Global Climate Strike: Will You Skip Work to Save the Planet?

By: Asees Kandhari

Young students have been going on strike from school on Fridays since Swedish teenager Greta Thunberg began her school strike in August 2018. School children across the world then followed her lead, including me with millions on 15th March 2019. 


The reason for the strike is that there is no point studying for a future under threat from climate change. The children have done their homework, and the science is clear that this is a Climate Emergency. 


The idea of the Global Climate Strike is for as many people as possible to take the day off work on 20th September to protest for climate action in solidarity with the school strikers. Young people will be out in force, and everyone else should be too. Young people are really leading the charge on this one and with good reason. 


The Earth is already warmed by 1ºC and is on the path to 3ºC even though anything over 1.5ºC is disastrous. Carbon Dioxide emissions, the main cause of global warming need to be cut by half by 2030 and hit net zero by 2050 to limit global warming so that the earth will remain habitable for humans & other species. 

Everyone needs to care. Last year, the IPCC report suggested humans had only 12 years left to make the changes required.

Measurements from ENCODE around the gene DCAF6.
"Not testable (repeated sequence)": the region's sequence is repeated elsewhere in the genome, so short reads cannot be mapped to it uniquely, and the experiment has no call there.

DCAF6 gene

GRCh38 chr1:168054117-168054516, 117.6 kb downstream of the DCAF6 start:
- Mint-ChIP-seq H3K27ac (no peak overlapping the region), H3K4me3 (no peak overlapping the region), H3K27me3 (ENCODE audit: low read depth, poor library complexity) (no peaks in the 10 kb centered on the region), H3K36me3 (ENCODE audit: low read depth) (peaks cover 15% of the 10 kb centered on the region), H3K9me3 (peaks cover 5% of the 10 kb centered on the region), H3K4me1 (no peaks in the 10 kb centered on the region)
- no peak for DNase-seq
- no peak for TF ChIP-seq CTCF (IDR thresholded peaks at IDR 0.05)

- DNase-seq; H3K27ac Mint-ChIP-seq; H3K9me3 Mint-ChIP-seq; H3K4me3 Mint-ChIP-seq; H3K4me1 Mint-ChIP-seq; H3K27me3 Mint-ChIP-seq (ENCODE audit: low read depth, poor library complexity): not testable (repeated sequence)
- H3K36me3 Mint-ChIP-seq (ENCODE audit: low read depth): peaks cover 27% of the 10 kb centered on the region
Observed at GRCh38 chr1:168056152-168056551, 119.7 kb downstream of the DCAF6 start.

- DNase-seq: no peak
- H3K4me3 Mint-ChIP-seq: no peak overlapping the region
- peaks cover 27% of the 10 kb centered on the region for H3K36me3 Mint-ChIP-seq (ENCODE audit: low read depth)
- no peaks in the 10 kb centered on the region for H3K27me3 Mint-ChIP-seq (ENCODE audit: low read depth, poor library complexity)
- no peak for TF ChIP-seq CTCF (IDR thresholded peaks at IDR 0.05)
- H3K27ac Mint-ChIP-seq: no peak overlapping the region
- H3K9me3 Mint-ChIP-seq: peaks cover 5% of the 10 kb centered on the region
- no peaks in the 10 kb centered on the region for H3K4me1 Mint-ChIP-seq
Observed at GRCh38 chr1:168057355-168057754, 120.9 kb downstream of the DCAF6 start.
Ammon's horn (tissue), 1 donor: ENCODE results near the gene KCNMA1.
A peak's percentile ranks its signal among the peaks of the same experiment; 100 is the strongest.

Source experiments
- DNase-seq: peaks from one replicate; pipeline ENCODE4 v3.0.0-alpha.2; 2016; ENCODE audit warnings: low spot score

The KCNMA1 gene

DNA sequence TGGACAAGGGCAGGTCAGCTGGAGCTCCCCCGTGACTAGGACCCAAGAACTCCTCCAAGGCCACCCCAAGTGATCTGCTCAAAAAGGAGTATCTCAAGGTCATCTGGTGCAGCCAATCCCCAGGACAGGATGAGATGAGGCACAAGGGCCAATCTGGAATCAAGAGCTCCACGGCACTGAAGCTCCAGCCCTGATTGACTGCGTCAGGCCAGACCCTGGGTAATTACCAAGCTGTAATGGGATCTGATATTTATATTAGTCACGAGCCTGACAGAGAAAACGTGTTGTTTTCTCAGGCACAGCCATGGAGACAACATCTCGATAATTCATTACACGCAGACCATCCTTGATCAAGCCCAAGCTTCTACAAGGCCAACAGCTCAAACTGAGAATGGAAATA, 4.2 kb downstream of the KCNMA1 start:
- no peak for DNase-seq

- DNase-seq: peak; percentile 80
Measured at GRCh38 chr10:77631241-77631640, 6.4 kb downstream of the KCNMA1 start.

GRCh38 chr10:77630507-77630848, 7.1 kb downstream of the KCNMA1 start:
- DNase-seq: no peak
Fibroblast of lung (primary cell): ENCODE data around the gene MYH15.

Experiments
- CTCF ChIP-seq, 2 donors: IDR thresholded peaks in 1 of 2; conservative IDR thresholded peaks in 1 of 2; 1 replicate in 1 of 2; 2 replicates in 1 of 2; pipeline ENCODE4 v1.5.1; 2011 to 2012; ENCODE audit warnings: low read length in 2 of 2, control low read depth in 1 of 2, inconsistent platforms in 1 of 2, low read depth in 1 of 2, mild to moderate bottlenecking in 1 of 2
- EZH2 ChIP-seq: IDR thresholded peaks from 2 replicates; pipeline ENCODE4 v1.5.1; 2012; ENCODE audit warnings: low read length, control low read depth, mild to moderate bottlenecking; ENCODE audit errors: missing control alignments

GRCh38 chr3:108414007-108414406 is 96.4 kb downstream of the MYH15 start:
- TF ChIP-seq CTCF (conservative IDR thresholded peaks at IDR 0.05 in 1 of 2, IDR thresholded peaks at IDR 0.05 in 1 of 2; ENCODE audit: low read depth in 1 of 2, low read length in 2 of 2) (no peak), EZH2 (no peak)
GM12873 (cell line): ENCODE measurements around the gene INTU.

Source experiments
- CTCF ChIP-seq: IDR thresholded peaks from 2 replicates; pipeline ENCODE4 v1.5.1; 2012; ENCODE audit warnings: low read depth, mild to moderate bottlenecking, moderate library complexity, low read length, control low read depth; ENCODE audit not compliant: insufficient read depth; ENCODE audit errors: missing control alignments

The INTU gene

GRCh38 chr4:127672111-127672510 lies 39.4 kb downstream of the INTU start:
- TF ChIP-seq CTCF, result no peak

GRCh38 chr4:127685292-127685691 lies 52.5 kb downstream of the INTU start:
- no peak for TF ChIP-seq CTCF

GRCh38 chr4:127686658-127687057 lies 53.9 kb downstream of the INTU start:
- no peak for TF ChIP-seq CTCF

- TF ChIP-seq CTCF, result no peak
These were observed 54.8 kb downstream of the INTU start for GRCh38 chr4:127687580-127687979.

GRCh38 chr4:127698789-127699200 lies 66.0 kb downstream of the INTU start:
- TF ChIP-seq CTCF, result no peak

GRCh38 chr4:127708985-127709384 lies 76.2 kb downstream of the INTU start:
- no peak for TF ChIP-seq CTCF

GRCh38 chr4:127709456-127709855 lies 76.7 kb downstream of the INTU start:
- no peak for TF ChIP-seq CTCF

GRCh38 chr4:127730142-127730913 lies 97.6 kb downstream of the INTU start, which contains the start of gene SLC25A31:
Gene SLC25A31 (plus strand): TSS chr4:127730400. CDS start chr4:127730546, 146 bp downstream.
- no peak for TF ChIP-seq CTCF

The global climate strike is ahead of the United Nations Climate Summit in New York on September 23. There is no escape for anyone from this climate crisis be it a student, a doctor or a politician. Then why the delay to act? 


So, join the global climate strike to show world leaders what real action looks like. Join the strike to show them the power we young people have!

(Asees Kandhari is a 15-year-old girl studying in grade 10. She is a climate striker who’s fighting for her ‘Right To Breathe’.)

Asees Kandhari

Asees Kandhari

Asees is a 17-year-old girl studying in grade 11. She’s a climate striker who’s fighting for her ‘Right To Breathe’

Know More

How this sustainable bottle may throw out plastic for good

Displaced communities, a result of climate change

Over 870,000 trees planted in Maharashtra to expand and protect tiger habitat